2. Center the appropriate interfacing piece on the wrong side of each fabric piece so there is ½” of fabric showing beyond all edges of the interfacing.
  3. Following manufacturer’s instructions, and using a pressing cloth, fuse the interfacing to the fabric. 

Basket top and handles

  1. Place the two interfaced top panels right sides together and pin along both 9″ sides. 
  2. Using a ½” seam allowance, stitch both sides.
  3. Turn right side out. Fold down the top raw edge ½” all around. Using a pressing cloth, press in place. Pin if necessary as well.
  4. This creates a clean top edge to the basket for later final finishing.
  5. Find the two 16″ lengths of webbing.
  6. Measure 8″ from one end and draw a horizontal line on each length of webbing.
  7. Fold an end back to this mark to create a loop. Pin in place.
  8. On both exterior side seams, measure 1″ down from the top finished edge and mark this measurement with a pin on either side of the seam.
  9. Center one folded-back webbing strip along one side seam. The raw edge of the webbing should be against the right side of the fabric, and this raw edge should be approximately ¼” below the pin marks (ie. 1¼” below the top finished edge). The bottom unfolded raw edge of the webbing should be flush with the bottom of the fabric and the top loop should extend above the top of the basket.
  10. Pin in place. 
  11. Edgestitch in place. Start at the 1″ pin mark. Head down one side to start, pivot to cross over at the bottom, then head back up, stopping at the opposite 1″ pin mark.
  12. Pivot and stitch across. Then, stitch a 1½” long “X Box” to reinforce the handle loop.
  13. Repeat to attach the remaining webbing handle loop on the opposite side.

Basket bottom

  1. Find the two interfaced bottom exterior panels.
  2. Following the same steps as for the top exterior, place the panels right sides together and stitch the side seams. 
  3. Turn right side out and press down the top raw edge ½” all around, using a pressing cloth.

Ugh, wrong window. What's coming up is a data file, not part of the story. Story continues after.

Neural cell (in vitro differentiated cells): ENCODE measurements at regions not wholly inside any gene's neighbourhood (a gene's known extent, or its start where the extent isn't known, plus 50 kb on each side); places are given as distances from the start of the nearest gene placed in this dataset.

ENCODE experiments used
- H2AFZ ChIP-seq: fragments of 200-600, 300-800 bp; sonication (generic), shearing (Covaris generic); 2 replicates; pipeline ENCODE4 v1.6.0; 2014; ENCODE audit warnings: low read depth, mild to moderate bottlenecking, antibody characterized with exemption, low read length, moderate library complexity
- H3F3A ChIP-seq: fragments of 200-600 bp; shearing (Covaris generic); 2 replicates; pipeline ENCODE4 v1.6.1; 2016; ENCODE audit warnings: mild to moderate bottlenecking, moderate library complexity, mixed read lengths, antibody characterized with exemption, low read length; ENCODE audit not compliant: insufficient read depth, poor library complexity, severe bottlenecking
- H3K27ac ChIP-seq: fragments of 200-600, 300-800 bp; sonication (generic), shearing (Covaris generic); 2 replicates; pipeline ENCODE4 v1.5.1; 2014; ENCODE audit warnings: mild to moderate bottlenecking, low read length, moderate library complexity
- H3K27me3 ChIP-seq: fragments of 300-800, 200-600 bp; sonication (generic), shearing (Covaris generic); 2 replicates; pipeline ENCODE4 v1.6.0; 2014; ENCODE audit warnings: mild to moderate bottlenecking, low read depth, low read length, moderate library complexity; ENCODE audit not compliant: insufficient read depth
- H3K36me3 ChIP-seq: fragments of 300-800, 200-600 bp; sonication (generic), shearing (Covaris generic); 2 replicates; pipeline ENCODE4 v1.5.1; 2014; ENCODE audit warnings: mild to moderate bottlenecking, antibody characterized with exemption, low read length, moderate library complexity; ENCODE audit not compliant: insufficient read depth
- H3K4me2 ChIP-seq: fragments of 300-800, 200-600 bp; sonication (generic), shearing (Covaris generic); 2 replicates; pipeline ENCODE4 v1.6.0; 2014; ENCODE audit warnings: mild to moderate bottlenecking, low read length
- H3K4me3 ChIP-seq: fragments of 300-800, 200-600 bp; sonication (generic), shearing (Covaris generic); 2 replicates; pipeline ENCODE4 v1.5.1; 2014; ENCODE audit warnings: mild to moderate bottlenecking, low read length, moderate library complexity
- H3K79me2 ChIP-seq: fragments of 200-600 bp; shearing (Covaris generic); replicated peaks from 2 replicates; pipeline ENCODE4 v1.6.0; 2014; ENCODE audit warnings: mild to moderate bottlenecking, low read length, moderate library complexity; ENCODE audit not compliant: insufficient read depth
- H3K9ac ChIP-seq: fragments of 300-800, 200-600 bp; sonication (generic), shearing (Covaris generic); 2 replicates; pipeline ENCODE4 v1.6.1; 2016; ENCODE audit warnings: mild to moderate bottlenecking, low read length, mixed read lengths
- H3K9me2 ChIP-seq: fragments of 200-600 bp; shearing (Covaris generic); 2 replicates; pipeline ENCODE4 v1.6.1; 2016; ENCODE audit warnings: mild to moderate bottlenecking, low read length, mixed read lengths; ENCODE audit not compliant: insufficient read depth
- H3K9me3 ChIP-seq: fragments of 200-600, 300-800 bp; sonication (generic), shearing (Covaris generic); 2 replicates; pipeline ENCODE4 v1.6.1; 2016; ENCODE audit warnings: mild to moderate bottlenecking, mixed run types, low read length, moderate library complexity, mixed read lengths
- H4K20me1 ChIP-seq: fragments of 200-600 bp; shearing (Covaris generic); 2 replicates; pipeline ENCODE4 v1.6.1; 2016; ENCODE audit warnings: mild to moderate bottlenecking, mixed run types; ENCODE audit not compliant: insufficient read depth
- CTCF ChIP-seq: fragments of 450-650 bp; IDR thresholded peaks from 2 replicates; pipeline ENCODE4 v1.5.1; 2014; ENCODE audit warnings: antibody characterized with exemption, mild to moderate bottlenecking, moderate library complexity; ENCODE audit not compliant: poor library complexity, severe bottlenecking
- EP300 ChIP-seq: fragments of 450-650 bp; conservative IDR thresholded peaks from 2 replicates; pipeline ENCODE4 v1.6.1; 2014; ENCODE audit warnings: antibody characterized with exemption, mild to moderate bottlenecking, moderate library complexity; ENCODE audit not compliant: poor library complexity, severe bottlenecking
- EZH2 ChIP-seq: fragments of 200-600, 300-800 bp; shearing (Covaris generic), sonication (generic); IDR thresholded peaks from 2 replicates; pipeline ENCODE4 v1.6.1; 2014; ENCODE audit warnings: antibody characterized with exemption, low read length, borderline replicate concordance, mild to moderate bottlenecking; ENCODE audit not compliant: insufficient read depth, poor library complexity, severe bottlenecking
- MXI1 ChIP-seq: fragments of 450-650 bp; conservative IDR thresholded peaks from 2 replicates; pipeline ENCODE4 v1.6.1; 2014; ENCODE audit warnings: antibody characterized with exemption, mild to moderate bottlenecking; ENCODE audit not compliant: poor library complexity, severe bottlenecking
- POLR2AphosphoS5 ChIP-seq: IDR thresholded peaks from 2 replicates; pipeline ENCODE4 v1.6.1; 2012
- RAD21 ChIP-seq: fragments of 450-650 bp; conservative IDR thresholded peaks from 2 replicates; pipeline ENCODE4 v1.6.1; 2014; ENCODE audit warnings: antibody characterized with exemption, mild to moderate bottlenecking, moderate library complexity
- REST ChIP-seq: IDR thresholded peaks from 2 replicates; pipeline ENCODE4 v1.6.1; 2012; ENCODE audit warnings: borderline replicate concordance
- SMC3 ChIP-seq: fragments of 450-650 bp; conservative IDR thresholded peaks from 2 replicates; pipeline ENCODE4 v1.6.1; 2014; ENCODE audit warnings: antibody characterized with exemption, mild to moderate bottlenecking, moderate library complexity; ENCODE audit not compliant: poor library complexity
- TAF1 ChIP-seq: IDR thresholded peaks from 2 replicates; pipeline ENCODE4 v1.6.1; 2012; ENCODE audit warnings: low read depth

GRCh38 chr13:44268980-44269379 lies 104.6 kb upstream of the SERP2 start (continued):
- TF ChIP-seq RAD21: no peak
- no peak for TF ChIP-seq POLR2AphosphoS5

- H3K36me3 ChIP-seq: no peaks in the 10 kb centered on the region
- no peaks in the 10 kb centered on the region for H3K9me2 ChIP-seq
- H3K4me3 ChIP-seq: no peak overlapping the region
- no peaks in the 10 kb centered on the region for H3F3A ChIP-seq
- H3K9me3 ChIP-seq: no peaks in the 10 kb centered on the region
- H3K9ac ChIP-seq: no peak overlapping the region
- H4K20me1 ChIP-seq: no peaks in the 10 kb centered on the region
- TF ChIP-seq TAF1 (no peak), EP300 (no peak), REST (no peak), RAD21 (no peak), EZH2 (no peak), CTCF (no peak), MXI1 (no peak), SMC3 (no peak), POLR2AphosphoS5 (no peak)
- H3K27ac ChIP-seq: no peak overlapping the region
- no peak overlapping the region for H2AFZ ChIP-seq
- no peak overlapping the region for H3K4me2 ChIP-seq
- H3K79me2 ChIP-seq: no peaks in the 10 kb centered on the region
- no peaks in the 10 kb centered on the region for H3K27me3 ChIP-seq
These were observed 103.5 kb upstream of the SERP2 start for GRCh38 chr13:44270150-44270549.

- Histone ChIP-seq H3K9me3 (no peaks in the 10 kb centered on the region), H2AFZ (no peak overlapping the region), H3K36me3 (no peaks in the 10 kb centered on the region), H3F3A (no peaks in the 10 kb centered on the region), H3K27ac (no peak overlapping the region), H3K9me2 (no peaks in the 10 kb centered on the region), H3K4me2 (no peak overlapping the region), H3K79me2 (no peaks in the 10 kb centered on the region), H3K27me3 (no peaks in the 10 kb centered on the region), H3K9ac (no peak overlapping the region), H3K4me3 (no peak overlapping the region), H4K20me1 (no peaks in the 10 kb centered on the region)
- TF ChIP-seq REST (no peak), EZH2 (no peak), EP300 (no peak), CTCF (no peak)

4. This creates a nice finished edge as above.

Assemble top and bottom

  1. Both exterior sections should still be right side out. 
  2. Using a pressing cloth, lightly press the bottom raw edge of the top section to set a ½” crease line all around.
  3. Slip the top section into the bottom section so the raw bottom edge of the top section falls behind the finished top edge of the bottom section. (I know… that’s a lot of tops and bottoms… ready it through a couple of times, then look at the pictures.)
  4. Align the raw edges of both sections. The crease line of the top section should match with the folded edge of the bottom section, and the raw edges of the two pieces should be flush and pressed down towards the bottom. Pin in place all around.
  5. Here’s a view looking from the top down.
  6. And from the bottom up, showing how the raw edges align.
  7. Lengthen your stitch and topstitch all around twice to secure the top to the bottom. The first time around, the seam line should be about ⅛” from the folded edge of the base. 
  8. The second time around, the seam line should be about ¼” from the first seam line. 
  9. Turn the assemble basket wrong side out and flatten to align the bottom raw edges.
  10. Pin across the bottom edge.
  11. Using a ½” seam allowance, stitch across the bottom edge.

Box the bottom corners

  1. Using a see-through ruler and a fabric pen or pencil, measure, mark and cut out a 3½” x 3½” square in each bottom corner. 
  2. Match up the side and bottom seams. Pin in place and stitch across, using a ½” seam allowance
  3. Double or triple stitch to secure this seam
  4. Repeat on the opposite side.
  5. Turn the basket right side out and push out all the corners to form the 8″ base. The thickness of all the layers slightly increases the size of the base.
  6. To make the sides of the basket more square and box-like, gently fold each side and press to create four vertical crease lines.

    NOTE: If you are new to boxed corners, check out our tutorial for step-by-step instructions

Lining

  1. Find the two lining rectangles.
  2. Place the two pieces right sides together, aligning all raw edges. Pin in place along both sides and across the bottom.
  3. Using a ½” seam allowance, stitch both sides and across the bottom, pivoting at the corners.
  4. With the lining still wrong side out, the next step is to box the bottom corners.
  5. Follow the same steps as you did above for the basket exterior. 
  6. As we mentioned above, if you are new to boxed corners, check out our tutorial for step-by-step instructions
  7. Leave the lining wrong side out.

Final assembly

  1. Find the basket lining. It should be wrong side out. Find the exterior basket. It should be right side out. 
  2. Slip the lining inside the exterior so the two are now wrong sides together. 
  3. Align the bottom boxed corners and the top raw edges.
  4. Align the finished top folded edges of the lining and the exterior. Pin in place all around.
  5. Lengthen your stitch. Edgestitch all around the top through all the layers, keeping your stitching approximately ¼” from the top folded edges.

Contributors

Project Design: Alicia Thommas
Sample Creation: Debbie Guild